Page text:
How important is it for you to detect flaws in your early product development life-cycle? Wanna save your organization from bearing heavy financial losses? Then you must have qualified testers in your QA team or may hire services of independent software testing companies to make your application bug-free in early software development life-cycle. Catching an important bug in your application can help you relieve from facing costs and increases your chances of standing out.
No doubt, all systems, and applications may have some glitches. The desire to create a bug-free application is in contradiction with the reality i.e the lack of special tools to uncover the glitches until it’s too late in the application development life-cycle. On the other hand, catching bugs can be a great challenge for testers. Many testers are formally trained before it is expected of them to catch bugs while many use their own specific innate abilities to detect. In the Information Technology domain, effective bug hunting is a competitive niche among the testers.
Here we are spilling out some of the best practices for hunting bugs, which testers can adopt to ensure best quality software product;
Try to explore as much as you can – It is widely being observed that a loophole in tester’s failure to hunt for bugs is their strict adherence to the pre-defined test cases. Test cases are good at detecting flaws and errors but they can’t make sure that an application is 100% free of bugs. It is therefore recommended for testers to explore the functionality of an application under test. It is found as an effective method of suspecting glitches and bugs, by different high profile testers.
Look out for patterns – Software errors are inherently social in nature. They like to stay in groups. Most of the errors have their own unique nature, that makes them singular. Try to look for the patterns that software bugs follow. Jot down the test ideas which helped you in the past for the detection of bugs as past experiences prove to be very helpful.
Work hard in the most hurtful place – When you encounter errors, don’t panic and take it easy. This may just be a starting point, not the end! Don’t race to log it into the bug/issue/defect tracker.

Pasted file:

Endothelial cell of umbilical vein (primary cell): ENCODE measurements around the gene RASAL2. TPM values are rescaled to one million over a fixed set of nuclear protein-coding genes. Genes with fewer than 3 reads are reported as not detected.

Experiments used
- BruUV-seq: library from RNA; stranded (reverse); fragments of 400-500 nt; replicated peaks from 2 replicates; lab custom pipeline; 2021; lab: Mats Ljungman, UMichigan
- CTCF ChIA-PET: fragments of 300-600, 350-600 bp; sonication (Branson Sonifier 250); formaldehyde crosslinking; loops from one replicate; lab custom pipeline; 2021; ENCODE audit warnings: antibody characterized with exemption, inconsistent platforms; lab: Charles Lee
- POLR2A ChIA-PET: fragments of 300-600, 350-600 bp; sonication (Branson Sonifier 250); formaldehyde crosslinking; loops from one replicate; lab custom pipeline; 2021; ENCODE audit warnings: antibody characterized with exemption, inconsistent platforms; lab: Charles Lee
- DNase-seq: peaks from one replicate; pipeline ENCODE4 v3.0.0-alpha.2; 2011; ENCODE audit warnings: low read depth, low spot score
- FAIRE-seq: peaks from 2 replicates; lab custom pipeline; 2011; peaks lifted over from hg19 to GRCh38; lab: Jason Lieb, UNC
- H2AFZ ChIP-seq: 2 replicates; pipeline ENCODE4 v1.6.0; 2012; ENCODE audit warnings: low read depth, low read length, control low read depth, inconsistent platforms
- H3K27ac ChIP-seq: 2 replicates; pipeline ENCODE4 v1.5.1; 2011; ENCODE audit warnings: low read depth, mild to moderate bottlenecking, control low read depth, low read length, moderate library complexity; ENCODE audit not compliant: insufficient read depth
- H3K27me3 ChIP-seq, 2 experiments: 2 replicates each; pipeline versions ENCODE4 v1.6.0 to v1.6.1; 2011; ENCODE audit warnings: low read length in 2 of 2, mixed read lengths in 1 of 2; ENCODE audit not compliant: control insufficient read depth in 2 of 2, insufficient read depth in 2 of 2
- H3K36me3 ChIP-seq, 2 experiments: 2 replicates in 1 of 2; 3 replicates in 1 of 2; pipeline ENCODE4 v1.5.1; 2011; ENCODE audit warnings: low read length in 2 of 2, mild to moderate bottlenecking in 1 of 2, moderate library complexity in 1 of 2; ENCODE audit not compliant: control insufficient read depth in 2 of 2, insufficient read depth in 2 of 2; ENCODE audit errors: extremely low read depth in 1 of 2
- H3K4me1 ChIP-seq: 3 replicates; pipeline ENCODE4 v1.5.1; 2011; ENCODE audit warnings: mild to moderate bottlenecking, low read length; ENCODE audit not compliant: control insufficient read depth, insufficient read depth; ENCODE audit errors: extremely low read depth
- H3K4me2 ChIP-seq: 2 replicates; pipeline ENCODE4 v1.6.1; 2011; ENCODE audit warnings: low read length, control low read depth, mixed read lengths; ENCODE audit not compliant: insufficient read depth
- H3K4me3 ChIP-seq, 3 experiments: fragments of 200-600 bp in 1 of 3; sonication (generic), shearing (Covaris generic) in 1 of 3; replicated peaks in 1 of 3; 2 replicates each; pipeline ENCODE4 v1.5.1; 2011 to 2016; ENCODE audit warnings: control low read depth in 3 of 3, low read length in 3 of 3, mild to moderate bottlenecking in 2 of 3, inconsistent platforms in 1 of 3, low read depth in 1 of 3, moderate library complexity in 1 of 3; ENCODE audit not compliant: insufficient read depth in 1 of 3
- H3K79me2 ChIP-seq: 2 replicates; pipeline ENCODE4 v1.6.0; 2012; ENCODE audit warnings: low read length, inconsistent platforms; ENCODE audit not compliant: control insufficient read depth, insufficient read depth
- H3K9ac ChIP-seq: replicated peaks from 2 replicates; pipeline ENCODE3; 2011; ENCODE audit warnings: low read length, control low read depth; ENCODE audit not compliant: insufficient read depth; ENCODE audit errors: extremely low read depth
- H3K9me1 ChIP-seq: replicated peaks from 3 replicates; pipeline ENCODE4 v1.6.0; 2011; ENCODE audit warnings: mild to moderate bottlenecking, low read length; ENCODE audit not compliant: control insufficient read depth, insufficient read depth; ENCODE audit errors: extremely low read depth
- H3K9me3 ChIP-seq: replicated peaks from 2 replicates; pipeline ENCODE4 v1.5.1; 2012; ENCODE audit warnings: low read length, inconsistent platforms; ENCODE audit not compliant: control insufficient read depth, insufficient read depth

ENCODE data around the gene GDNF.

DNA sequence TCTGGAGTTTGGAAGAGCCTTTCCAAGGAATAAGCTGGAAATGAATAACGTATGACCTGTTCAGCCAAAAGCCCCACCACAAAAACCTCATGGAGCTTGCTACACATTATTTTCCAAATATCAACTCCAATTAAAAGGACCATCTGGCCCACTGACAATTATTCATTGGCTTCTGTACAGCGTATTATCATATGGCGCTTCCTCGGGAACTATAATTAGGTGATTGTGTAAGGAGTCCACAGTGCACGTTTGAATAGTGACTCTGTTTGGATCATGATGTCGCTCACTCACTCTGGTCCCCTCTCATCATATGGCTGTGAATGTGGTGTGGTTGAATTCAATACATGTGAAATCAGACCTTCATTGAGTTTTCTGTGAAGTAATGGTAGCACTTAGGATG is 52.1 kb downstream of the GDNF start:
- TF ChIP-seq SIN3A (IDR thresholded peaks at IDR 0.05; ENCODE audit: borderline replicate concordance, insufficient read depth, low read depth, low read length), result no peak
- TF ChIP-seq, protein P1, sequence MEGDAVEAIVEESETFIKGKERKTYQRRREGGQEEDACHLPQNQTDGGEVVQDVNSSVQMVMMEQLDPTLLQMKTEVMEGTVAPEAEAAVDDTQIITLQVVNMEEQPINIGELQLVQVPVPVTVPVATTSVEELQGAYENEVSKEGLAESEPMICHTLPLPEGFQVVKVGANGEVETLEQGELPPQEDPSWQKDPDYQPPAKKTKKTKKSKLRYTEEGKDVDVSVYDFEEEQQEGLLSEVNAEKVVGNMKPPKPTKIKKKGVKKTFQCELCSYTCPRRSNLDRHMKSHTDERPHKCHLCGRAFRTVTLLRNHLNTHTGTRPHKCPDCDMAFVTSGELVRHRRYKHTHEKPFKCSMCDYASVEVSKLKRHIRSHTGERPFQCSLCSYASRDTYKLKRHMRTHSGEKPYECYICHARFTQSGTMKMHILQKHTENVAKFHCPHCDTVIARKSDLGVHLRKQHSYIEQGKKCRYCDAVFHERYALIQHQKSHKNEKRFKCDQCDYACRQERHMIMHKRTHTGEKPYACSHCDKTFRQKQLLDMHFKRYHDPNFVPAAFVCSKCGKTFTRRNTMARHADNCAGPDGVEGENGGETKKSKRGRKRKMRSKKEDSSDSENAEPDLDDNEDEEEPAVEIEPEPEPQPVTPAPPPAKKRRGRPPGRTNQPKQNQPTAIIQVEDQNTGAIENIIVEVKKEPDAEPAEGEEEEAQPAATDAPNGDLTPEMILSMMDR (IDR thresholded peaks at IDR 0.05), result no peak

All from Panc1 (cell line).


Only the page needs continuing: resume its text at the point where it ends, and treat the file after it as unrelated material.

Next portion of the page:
Suspecting an error directs that there is a loose link in the software. Before coming across this error, the system may have entered an unstable state. Assume that the system is in a shaky state, it is recommended to abuse it more; provide more crazy input than ever; encourage gallon data entry; reduce available system resources; try to place it to the point where it may cause the application under test to crash. Who knows that you may soon experience the horrible face of early bugs! Once you suspect it, don’t skip to jot down all the details and check the repeatability before logging it into the tracker.
Hear the steps of an approaching bug! – A good tester must hear the hiss of an approaching bug! It’s not an exaggeration at all. One of the common practices of successful testers is that they wear a headset while hunting for bugs. This way testers are enabled to hear the various background sounds including the ding of a warning message or a buzz of several other messages. Moreover, it also aids in listening to the specific background sound of errors which usually don’t show up on the screen.
Better a couple than single! – A most common statement is remarked about testers that they never run out of ideas. Well, this quality is a desirable one. Testers are humans too and are also prone to failures. Sometimes it’s possible that your test cases may not be able to uncover the bugs in the application or software. That’s the point where you need another tester to intervene. Request your fellow tester to come and test along with you. This helps in the generation of more and more test ideas and thus results in brilliant testing i.e 90% error detection.
The practices we have described may work in your case but not in another because it might vary from context to context. Therefore it is recommended that the tester must know what sort of problems he is likely to encounter and then research or jot down different globally appreciated practices to hunt bugs.